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Saudi Arabia’s non-oil sector hits 5-month high as PMI soars to 57.2

 Saudi Arabia's non-oil economy has shown improved growth, experiencing the fastest acceleration in business activity in five months, according to an economic tracker.

In February, the Kingdom's Purchasing Managers' Index (PMI) rose to 57.2, marking a significant improvement from a two-year low in January. This increase indicates a noteworthy enhancement in the operational conditions of the non-oil private sector, as reported by the Riyad Bank Saudi Arabia PMI report from S&P Global.

Naif Al-Ghaith, the chief economist at the firm, attributed the rebound of the PMI in February to robust growth in output and new orders, particularly driven by the services and construction sectors.

"The upturn reflected the continued thriving of non-oil activities in the Kingdom, which recorded a 4.6 percent increase according to GASTAT (General Authority for Statistics) flash estimates. The survey results also signaled expectations of a modest recovery in demand this year driven by the acceleration of Vision 2030 projects," he added.

The report highlighted that this reading is the highest since September 2023, attributed to an improvement in client demand and indications of increased tourism activity.

New export orders also exhibited a modest rebound, a trend credited by Al-Ghaith to the rising demand for domestic products in international markets and the high competitiveness of local industries. This suggests potential expansion in production and employment opportunities, according to the economist.

While new work inflows accelerated compared to January, with reports indicating stronger market conditions and an increase in new clients, some firms mentioned that heightened competition had a dampening effect on sales growth.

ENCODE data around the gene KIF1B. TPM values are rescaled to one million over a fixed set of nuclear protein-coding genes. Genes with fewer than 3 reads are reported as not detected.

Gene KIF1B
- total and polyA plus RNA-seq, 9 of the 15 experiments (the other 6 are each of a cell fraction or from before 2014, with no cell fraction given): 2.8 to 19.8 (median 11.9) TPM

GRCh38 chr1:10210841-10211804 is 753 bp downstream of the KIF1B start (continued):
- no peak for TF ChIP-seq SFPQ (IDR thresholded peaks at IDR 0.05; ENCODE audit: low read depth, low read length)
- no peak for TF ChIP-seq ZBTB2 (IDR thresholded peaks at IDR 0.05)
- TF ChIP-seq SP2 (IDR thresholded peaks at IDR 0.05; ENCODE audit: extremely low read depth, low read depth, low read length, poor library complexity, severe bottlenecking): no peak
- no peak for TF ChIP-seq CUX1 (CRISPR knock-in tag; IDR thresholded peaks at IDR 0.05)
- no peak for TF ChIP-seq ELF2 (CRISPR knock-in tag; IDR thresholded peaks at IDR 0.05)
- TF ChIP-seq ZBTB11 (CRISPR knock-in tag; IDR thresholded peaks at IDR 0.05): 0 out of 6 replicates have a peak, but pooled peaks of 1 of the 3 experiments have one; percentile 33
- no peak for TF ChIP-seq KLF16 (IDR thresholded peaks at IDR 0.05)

The report also underscored a surge in employment, growing at the fastest pace in eight years, leading companies to make a solid cut to their outstanding work.

This growth is attributed to the increase in new business and the positive outlook of firms regarding future demand. This optimism has also led firms to secure a steady flow of inputs at discounted prices from suppliers, resulting in inventory levels reaching the highest point since August 2022, as per the report.

In terms of input price inflation, the recent survey by S&P Global indicated a slight easing in February. Costs continued to rise significantly overall, albeit at the slowest pace since July of last year.

Selling prices rose marginally as some firms passed on higher costs to customers, while others lowered fees due to increased competition. This resulted in prices lagging behind cost increases, putting pressure on margins, the report added.

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